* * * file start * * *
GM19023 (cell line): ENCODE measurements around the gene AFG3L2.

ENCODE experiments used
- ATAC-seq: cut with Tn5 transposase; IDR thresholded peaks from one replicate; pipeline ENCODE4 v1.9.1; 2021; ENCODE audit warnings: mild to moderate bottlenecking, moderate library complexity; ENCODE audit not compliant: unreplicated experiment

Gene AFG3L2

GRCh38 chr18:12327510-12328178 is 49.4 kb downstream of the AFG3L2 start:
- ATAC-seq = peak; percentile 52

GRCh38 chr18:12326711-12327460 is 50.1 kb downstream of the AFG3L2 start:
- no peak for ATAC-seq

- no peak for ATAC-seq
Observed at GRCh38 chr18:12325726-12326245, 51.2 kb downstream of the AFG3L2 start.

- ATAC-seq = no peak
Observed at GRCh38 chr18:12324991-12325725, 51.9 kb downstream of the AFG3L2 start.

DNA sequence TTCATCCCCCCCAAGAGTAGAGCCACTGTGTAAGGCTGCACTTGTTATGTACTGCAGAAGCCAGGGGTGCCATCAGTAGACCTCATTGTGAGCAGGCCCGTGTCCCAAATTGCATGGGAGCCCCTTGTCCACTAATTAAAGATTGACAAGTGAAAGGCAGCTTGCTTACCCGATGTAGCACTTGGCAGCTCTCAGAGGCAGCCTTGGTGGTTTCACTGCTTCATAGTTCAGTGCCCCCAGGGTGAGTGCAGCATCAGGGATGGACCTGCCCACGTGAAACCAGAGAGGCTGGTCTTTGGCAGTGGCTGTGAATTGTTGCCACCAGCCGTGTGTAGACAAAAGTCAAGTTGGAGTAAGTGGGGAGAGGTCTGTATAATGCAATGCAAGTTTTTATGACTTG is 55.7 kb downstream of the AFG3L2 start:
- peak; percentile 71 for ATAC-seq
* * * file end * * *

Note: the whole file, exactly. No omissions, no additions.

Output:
GM19023 (cell line): ENCODE measurements around the gene AFG3L2.

ENCODE experiments used
- ATAC-seq: cut with Tn5 transposase; IDR thresholded peaks from one replicate; pipeline ENCODE4 v1.9.1; 2021; ENCODE audit warnings: mild to moderate bottlenecking, moderate library complexity; ENCODE audit not compliant: unreplicated experiment

Gene AFG3L2

GRCh38 chr18:12327510-12328178 is 49.4 kb downstream of the AFG3L2 start:
- ATAC-seq = peak; percentile 52

GRCh38 chr18:12326711-12327460 is 50.1 kb downstream of the AFG3L2 start:
- no peak for ATAC-seq

- no peak for ATAC-seq
Observed at GRCh38 chr18:12325726-12326245, 51.2 kb downstream of the AFG3L2 start.

- ATAC-seq = no peak
Observed at GRCh38 chr18:12324991-12325725, 51.9 kb downstream of the AFG3L2 start.

DNA sequence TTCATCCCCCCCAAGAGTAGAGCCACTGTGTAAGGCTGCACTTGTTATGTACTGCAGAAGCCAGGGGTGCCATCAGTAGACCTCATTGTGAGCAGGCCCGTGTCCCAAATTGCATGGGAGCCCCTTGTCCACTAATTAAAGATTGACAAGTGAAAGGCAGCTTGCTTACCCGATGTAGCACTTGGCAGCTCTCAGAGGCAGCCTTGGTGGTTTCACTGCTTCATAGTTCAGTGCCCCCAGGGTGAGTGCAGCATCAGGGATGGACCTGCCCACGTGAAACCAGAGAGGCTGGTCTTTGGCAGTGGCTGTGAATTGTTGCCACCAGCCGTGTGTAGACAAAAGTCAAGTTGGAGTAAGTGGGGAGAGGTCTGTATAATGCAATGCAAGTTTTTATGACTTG is 55.7 kb downstream of the AFG3L2 start:
- peak; percentile 71 for ATAC-seq